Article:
The words are being transmitted, but the person is not. Most listeners want to relate to the person they are listening to. They may
Your anecdotes, personality, warmth and ease will all affect how they perceive you.

Sound effects

You may be able to use a good quality recording for some sound effects - check with the station first and give them a copy of it, ideally in digital format that suits their system. You could use eggs sizzling in the frying pan, chickens clucking contentedly or sheep baaing in the background or anything else that people might associate with your farming.

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Developing your message

Put your key message - dates, times etc into a single paragraph or a few short paragraphs that will get it across to any person you have not met before. This will often need a bit of tidying - breathless long paragraphs don't work well in any medium, even face to face.

Plan a logical sequence for the topics and highlight important areas.

Get all your points on a single sheet so that you can be sure to make them all.

Make a spare points collection: Have few spare points or topics up your sleeve so you can fill any gaps if the interviewer wants to keep going or if you race through your material.

Remember that Difference Drives Delivery: If you want to get a message across, the same old stuff is not as effective as something different.

Assisting the media to make best use of you

Find out how long a typical interview is. Practise saying it all clearly at a reasonable speed with all your questions in less than that. If your material is too long or if something doesn't fit, cut some out and put it into your spare points collection.

Get familiar with your content. Notice how when a person being interviewed fluffs a question, their subsequent performance takes a while to come back to normal. You can minimize such problems by being very familiar with your material.

You might offer the interviewer a background list of topics, facts, questions and answers covering all that you want to talk about on air. This usually assists them and is likely to make the interview work better for you.

Know who you are sending this information to - their name, role in the station and their contact details - phone numbers, email, postal address. Contact them just before you send it, and get their preferred way to receive such material - email, phone, post or by hand. Send it and follow up a few days later. When you do this follow-up call, be prepared to record an interview over the phone there and then - it's often the easiest for them and for you.

Be prepared with some suitable answers for the questions you can't tackle now, choose not to or would rather ignore. For example:

During the interview

Avoid jargon from your field. People outside your field will not understand it or will understand it differently. Since you are trying to communicate, there is little point in confusing people or leaving them unhappy because you don't speak their language.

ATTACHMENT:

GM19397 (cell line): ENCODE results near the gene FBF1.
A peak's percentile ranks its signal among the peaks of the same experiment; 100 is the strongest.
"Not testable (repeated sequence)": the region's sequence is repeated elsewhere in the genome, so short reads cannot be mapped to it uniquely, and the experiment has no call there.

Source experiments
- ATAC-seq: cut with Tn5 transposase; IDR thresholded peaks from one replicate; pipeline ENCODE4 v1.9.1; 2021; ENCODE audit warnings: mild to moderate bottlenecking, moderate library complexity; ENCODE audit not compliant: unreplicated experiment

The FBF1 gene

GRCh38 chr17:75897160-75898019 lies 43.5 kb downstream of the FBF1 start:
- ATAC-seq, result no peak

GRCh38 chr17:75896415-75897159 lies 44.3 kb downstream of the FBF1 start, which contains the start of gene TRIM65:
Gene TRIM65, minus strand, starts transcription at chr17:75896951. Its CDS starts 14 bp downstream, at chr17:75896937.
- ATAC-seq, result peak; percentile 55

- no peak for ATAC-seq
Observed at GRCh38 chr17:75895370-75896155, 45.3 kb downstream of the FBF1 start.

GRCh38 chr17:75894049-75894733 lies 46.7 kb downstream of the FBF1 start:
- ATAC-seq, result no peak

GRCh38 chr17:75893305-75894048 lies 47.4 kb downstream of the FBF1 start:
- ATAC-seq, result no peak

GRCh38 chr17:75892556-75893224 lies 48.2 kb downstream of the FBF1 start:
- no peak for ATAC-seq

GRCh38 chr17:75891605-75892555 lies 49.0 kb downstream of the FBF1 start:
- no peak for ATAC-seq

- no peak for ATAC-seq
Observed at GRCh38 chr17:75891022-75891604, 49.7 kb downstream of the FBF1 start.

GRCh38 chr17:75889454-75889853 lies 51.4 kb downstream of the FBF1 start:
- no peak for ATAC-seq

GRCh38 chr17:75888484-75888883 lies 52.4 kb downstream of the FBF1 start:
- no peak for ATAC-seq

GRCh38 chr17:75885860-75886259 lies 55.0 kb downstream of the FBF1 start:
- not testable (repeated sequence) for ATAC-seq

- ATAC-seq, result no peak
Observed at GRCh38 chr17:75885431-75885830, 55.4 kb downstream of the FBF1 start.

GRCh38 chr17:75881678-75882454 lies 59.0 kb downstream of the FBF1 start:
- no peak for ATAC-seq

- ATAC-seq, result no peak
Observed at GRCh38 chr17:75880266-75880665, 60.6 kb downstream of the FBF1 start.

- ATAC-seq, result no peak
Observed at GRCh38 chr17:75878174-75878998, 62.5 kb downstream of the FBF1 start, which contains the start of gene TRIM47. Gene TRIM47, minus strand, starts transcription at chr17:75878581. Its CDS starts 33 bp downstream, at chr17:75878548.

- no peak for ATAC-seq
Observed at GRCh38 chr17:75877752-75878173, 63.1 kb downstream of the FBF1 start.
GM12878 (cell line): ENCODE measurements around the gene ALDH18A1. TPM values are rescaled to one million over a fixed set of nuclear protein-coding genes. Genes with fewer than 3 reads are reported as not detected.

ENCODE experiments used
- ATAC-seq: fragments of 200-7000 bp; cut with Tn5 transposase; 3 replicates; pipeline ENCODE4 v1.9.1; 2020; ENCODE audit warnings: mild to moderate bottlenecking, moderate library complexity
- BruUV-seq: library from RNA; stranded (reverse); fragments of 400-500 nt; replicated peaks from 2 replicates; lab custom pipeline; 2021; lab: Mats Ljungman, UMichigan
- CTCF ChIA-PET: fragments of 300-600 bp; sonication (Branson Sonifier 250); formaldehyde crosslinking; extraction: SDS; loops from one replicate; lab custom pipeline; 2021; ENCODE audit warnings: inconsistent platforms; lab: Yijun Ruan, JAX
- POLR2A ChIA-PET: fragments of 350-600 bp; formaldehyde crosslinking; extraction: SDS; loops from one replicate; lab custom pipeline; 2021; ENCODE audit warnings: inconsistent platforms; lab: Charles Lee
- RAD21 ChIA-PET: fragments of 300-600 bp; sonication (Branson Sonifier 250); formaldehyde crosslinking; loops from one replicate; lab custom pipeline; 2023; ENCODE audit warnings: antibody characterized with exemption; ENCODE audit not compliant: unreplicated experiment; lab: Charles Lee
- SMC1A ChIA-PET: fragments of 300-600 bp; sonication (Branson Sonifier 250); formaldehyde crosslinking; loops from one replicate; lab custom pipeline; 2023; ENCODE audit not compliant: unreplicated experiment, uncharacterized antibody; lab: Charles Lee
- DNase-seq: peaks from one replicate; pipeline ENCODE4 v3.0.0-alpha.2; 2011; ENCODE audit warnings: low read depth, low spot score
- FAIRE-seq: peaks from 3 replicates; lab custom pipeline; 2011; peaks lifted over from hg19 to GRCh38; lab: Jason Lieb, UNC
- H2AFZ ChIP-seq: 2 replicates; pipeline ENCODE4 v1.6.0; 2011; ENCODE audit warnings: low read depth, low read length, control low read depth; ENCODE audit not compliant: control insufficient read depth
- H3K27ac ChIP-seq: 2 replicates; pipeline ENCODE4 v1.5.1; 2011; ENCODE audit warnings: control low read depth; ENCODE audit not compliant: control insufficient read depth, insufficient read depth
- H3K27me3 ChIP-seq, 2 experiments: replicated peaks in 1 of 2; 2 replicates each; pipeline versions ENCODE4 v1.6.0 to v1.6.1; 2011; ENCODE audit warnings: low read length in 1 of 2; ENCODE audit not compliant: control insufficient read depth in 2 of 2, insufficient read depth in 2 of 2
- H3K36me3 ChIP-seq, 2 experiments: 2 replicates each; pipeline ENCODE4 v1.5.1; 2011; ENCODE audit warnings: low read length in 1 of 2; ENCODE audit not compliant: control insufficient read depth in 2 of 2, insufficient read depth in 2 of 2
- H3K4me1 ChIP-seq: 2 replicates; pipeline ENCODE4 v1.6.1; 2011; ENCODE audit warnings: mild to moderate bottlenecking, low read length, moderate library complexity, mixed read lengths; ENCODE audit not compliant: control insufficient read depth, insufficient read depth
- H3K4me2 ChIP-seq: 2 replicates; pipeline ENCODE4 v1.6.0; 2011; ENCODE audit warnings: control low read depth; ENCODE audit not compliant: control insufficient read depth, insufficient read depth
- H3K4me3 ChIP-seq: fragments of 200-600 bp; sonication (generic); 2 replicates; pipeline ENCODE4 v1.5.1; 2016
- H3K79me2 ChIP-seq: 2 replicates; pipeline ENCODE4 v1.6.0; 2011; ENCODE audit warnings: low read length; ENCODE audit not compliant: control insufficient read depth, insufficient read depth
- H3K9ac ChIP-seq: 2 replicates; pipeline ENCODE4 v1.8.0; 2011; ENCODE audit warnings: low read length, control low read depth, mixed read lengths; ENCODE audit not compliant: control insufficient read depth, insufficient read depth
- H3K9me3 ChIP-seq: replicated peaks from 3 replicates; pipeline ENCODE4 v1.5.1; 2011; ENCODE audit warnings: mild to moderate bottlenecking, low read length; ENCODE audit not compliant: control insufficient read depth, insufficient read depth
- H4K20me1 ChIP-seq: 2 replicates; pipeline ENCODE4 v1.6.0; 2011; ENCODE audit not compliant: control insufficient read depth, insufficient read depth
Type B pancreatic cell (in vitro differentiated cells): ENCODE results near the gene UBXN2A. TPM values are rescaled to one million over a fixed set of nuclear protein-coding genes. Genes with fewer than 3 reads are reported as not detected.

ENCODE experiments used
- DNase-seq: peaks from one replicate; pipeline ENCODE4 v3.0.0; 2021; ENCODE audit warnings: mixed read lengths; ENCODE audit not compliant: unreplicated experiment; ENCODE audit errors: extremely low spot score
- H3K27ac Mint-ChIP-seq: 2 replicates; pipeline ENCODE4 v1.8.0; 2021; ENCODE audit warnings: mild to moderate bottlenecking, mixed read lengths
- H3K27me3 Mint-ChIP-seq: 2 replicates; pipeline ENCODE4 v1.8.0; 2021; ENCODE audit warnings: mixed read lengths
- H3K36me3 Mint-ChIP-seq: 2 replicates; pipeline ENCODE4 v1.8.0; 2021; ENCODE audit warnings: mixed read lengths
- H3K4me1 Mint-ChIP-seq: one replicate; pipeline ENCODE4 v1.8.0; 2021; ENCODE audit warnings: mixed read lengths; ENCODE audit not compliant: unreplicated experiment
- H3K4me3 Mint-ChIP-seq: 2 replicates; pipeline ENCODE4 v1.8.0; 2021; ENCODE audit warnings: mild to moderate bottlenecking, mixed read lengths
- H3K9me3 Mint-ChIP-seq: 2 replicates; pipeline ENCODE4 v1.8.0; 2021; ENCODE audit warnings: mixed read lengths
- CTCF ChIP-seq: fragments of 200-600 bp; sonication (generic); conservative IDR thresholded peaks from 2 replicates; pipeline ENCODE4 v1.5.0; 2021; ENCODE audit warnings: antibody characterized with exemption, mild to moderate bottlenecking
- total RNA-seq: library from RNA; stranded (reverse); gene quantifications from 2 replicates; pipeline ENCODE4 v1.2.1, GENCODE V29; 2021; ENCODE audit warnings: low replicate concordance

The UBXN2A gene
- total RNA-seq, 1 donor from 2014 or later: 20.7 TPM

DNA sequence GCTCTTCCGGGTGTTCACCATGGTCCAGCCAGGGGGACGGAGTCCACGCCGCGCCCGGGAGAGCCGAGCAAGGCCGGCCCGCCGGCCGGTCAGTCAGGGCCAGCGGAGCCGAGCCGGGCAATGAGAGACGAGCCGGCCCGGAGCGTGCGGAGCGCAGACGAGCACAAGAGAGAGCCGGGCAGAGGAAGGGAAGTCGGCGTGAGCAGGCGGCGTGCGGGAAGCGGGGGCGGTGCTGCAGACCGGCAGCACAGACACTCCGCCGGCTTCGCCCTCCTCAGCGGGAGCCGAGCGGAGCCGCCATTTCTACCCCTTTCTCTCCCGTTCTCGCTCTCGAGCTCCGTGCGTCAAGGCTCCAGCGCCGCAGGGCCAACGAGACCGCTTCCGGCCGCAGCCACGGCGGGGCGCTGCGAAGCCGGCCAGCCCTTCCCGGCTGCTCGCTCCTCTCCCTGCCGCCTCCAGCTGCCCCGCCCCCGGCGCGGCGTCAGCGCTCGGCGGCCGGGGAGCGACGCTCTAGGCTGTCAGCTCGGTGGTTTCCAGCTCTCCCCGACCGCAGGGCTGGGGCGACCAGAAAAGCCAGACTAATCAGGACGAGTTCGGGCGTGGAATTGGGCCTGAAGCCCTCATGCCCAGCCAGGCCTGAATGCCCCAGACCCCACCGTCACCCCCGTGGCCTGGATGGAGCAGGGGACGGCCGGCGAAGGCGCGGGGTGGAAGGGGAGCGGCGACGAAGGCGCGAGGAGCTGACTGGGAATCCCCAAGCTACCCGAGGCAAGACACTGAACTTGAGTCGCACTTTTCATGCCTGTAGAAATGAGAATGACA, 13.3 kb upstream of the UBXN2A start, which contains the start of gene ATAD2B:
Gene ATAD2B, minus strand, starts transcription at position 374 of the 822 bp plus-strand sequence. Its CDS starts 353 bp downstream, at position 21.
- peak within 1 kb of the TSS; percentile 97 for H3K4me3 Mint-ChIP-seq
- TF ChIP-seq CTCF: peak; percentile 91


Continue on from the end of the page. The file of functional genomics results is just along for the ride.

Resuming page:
Also avoid using formalized language such as bureaucrats and politicians use to hide the real meaning.

Stick with the language of your audience and when in doubt, use a level of complexity and sophistication that is a little lower, without being patronizing.

Using that sheet with your points on it, tick each point off as you go. I find I get too caught up in the interview to tick them off as I go. So I check down the list from time to time and notice something I have missed and bring it into the conversation,

Link each of your answers to the question and be prepared to answer with more than you were asked - without turning it into a monologue. A conversation is much more interesting than a talk from one person.

Messages stick to listeners who act

Giving important info and getting the listener to act on it helps anchor your message.

This is because the listener now has a result outside their own head:
It is not just the result of the action, the content of what they wrote is now more firmly cemented into their life.

Getting information from two different sources or linking the info to two things in our lives helps us remember things.

When the listener acted to get that result, they got a second bite at the cherry. The first bite was when they heard it. The second bite comes in the form of a physical sensation as they write it down or in the visual impact of the words on paper.

Why "a second bite at the cherry"? Because a cherry is small and most of the actions people take are small. But if enough people take enough actions, you will be very busy this Saturday.

People have three primary modes of learning:
There are other modes, including Olfactory (smelling) and Gustatory (tasting) but they are generally less important. But they may be very important if you are selling delicious organic free-range eggs and salads.

Most of us use all modes effectively but have a dominant learning style. Many people listening to radio may be dominant in the auditory mode, but some will not be. So if they are primarily visual or kinesthetic learners, the second bite can be much more effective than the first if it is delivered in another more suitable mode.